Cool and Wet Weather Visit the Region
7-14 May 2012

Picture of a funnel cloud captured northwest of Petersburg on 11 May 2012. The picture is courtesy of KCBD.
Picture of a funnel cloud captured northwest of Petersburg on 11 May 2012. The picture is courtesy of KCBD.
 

May 2012 started out hot and generally dry, but the second week of May brought a protracted period of cooler and wetter conditions to West Texas. The cooler weather was initially ushered in by a cold front that moved through the area on Sunday, the 6th. This front didn't produce precipitation when it moved through, but it did start the cool-down, knocking highs from the 90s and triple digits back into the 60s and 70s. 

 
Regional radar animation captured from 9:18 pm to 10:28 pm CDT on Monday, 7 May 2012.
Regional radar animation captured from 9:18 pm to 10:28 pm CDT on Monday, 7 May 2012. Another radar animation valid from 11:38 pm on the 7th to 12:48 am CDT on the 8th can be FOUND HERE.
 

Precipitation first began to increase the next day (7 May 2012) as a couple of upper level jets worked together with increasing moisture to bring showers and thunderstorms to parts of the central and southern South Plains (see the above radar display). The southwest South Plains was the big winner this night, with a few spots from Denver City to Brownfield recording an inch or more of rain.

The precipitation of the 7th tapered off by early on the 8th, but it stayed cool, with highs only in the 60s to lower 70s. The following day (Wednesday, 9 May) was also dry, but a bit warmer as plenty of sun greeted the area and temperatures climbed into the 70s and lower 80s.

 
Regional radar animation captured from 11:38 am to 12:48 pm CDT on Thursday, 10 May 2012
Regional radar animation captured from 11:38 am to 12:48 pm CDT on Thursday, 10 May 2012. Another radar animation valid from 3:48 pm to 4:58 pm CDT on the 10th can be VIEWED HERE.
 
The next round of rain moved in from the south on the Thursday (10 May) as a slow moving upper level storm system approached from the west (see the above radar depiction). Southern portions of the South Plains and Rolling Plains faired the best, with many spots recording an inch or more of rain, though most places received at least a little rain. The clouds and rain kept temperatures cool, mostly in the 60s. The upper level storm lingered in the area on Friday (11 May), but this time took aim further north, with the southeast Texas Panhandle under the gun and recording over an inch in many spots. The cool and damp conditions, combined with the lift from the passing upper level low, even resulted in several funnel clouds developing across parts of the South Plains (see the picture at the top of this article). Thankfully, these types of funnels rarely touch down, and when they do they are generally quite weak and short-lived. In this case, no known tornado touchdowns occurred.
 
Regional radar animation captured from 8:28 pm to 9:38 pm CDT on Sunday, 13 May 2012.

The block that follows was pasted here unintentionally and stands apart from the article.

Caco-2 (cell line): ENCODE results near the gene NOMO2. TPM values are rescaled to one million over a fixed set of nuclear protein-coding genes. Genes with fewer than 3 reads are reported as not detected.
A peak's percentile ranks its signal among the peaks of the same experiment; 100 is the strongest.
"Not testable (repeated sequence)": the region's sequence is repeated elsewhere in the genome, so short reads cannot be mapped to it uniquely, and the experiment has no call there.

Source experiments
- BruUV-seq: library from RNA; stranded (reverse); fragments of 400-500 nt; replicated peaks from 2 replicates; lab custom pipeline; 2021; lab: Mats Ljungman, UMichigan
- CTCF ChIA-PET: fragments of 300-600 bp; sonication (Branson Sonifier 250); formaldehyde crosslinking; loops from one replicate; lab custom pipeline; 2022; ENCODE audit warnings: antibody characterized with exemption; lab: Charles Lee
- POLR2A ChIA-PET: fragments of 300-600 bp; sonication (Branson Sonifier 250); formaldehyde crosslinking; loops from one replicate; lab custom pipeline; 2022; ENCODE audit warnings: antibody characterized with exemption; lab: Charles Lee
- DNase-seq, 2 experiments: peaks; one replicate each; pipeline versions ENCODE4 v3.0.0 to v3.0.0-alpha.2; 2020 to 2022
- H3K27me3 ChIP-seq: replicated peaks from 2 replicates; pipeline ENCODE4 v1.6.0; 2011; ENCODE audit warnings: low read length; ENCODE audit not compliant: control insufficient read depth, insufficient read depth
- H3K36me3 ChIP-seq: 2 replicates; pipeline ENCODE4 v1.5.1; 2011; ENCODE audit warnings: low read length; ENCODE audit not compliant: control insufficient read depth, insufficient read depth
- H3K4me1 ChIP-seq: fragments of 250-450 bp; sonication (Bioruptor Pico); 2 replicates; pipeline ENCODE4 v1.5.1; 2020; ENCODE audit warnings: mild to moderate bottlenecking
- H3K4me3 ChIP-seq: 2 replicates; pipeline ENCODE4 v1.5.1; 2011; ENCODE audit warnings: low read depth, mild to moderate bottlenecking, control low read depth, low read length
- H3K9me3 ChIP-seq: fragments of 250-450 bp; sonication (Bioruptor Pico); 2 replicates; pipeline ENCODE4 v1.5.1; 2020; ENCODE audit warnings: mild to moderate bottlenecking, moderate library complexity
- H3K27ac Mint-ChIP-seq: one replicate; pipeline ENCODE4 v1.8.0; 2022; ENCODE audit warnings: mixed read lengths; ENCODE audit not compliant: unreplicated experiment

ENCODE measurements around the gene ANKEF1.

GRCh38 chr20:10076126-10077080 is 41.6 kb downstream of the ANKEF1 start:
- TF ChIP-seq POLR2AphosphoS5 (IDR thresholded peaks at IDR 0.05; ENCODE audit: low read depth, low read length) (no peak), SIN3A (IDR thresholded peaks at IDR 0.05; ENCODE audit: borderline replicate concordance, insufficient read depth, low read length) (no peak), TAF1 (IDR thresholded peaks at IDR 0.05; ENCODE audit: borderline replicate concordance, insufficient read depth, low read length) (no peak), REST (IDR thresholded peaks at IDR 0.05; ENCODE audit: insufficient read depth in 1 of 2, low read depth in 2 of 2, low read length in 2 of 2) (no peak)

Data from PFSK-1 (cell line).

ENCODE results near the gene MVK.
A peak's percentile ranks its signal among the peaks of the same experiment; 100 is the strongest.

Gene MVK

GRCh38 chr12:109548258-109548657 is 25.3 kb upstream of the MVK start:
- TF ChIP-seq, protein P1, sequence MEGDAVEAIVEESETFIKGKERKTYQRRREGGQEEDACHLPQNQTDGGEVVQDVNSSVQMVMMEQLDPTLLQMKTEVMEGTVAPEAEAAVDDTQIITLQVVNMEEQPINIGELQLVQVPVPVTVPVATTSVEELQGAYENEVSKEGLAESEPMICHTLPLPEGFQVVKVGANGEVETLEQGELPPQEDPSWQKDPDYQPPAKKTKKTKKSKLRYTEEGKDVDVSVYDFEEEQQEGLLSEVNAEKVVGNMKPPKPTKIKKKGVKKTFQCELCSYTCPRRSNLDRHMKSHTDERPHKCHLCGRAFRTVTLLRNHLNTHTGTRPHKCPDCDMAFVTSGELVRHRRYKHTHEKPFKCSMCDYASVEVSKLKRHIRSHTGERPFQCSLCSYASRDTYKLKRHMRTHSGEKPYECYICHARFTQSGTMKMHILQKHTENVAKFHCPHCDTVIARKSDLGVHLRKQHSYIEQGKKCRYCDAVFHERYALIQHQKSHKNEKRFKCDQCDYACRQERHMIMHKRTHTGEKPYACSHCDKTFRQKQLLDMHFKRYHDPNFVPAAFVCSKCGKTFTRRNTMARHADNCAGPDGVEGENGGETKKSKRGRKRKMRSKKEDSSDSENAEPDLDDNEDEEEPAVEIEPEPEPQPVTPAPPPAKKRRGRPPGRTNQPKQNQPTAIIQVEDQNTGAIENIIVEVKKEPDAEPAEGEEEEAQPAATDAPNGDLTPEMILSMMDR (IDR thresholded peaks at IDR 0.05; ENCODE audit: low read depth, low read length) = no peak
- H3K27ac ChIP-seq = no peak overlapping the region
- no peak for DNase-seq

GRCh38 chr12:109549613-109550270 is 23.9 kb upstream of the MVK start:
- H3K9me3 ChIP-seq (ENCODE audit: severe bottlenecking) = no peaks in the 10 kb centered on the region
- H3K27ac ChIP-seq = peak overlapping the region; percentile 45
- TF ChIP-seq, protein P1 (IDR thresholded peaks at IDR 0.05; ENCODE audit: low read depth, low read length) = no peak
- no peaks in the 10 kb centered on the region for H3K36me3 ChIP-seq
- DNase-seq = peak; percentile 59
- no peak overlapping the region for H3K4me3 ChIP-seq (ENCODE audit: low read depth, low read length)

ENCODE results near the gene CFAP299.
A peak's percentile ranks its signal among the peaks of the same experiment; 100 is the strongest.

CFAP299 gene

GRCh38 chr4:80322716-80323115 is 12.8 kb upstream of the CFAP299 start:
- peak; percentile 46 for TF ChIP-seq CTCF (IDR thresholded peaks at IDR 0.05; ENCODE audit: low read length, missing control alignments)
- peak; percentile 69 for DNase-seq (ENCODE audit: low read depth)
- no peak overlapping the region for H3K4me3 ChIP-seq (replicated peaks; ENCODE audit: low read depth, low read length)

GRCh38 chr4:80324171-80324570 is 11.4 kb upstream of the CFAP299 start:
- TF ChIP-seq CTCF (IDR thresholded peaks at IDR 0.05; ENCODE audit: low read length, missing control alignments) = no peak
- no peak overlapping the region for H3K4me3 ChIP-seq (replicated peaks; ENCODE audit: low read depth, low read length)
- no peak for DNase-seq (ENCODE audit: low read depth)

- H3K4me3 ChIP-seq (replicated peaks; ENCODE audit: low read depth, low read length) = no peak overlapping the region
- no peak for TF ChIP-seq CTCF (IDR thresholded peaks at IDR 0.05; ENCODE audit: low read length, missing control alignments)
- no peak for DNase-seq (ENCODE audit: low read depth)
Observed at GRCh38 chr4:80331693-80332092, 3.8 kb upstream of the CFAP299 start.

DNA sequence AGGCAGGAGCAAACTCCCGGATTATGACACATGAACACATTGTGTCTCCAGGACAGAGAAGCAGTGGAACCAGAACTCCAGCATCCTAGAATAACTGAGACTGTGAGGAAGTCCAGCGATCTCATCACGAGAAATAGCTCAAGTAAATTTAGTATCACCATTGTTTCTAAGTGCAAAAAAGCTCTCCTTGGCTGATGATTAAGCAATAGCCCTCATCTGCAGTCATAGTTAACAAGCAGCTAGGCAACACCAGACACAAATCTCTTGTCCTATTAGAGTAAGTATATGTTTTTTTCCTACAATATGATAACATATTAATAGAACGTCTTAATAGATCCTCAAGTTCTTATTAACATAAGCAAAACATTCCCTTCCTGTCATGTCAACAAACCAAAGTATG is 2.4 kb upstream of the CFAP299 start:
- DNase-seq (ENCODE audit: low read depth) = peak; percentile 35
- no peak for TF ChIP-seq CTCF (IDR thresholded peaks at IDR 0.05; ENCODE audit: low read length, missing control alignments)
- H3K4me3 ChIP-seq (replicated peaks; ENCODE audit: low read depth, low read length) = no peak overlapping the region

Regional radar animation captured from 8:28 pm to 9:38 pm CDT on Sunday, 13 May 2012.
 
Cool conditions continued into the weekend, with rain again increasing by Sunday (13 May) afternoon and evening as the next upper level storm system began to approach from the northwest (see the above radar loop). Showers and thunderstorms, most widespread and intense across the southwest Panhandle and northwestern South Plains, continued into Monday (14 May). The rain then quickly diminished, from north to south, Monday evening, as the upper level storm system shifted to the south of the area.
 

Observed rainfall totals for the beginning half of May (1st through the 14th). The data is courtesy of the West Texas Mesonet and that National Weather Service. Aside from a couple spots, all of the rain fell between the 7th and the 14th. Click on the plot for a larger view.

Observed rainfall totals for the beginning half of May (1st through the 14th). The data is courtesy of the West Texas Mesonet and that National Weather Service. Aside from a couple spots, all of the rain fell between the 7th and the 14th. Click on the plot for a larger view.
 
The official rainfall totals for Lubbock and Childress for the month (through the 14th) now stand at 1.27 inches and 0.70 inches, respectively. This rainfall does help put a dent in the ongoing drought, though continued rains will be needed to fully vanquish the drought.
 

14-day total rainfall, as estimated from radar (and bias corrected), ending at 4 am on 15 May 2012. Most of the rain fell between the evening of the 7th and the evening of the 14th of May. Click on the image for a larger view.

14-day total rainfall, as estimated from radar (and bias corrected), ending at 4 am on 15 May 2012. Most of the rain fell between the evening of the 7th and the evening of the 14th of May. Click on the image for a larger view.
 
All in all, May 7th through 14th provided beneficial rains (see the above map), without severe weather, and some welcome cooler weather. Many locations recorded an inch or two of rain, with some localized heavier amounts. In addition, temperatures through the period averaged about 10 degrees below normal.

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